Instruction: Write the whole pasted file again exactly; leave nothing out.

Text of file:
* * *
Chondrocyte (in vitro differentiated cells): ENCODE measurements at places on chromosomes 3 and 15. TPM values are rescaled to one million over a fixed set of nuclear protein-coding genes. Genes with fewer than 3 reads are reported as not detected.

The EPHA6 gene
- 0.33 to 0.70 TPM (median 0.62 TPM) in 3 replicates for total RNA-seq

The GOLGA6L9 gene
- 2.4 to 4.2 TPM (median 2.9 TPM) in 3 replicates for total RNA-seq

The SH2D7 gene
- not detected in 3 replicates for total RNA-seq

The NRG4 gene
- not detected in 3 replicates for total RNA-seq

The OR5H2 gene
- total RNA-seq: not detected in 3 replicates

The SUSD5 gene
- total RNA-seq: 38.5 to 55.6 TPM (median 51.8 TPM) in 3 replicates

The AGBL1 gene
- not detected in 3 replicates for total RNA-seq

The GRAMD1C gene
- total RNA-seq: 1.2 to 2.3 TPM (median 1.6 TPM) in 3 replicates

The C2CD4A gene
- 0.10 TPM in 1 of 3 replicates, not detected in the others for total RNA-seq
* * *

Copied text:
Chondrocyte (in vitro differentiated cells): ENCODE measurements at places on chromosomes 3 and 15. TPM values are rescaled to one million over a fixed set of nuclear protein-coding genes. Genes with fewer than 3 reads are reported as not detected.

The EPHA6 gene
- 0.33 to 0.70 TPM (median 0.62 TPM) in 3 replicates for total RNA-seq

The GOLGA6L9 gene
- 2.4 to 4.2 TPM (median 2.9 TPM) in 3 replicates for total RNA-seq

The SH2D7 gene
- not detected in 3 replicates for total RNA-seq

The NRG4 gene
- not detected in 3 replicates for total RNA-seq

The OR5H2 gene
- total RNA-seq: not detected in 3 replicates

The SUSD5 gene
- total RNA-seq: 38.5 to 55.6 TPM (median 51.8 TPM) in 3 replicates

The AGBL1 gene
- not detected in 3 replicates for total RNA-seq

The GRAMD1C gene
- total RNA-seq: 1.2 to 2.3 TPM (median 1.6 TPM) in 3 replicates

The C2CD4A gene
- 0.10 TPM in 1 of 3 replicates, not detected in the others for total RNA-seq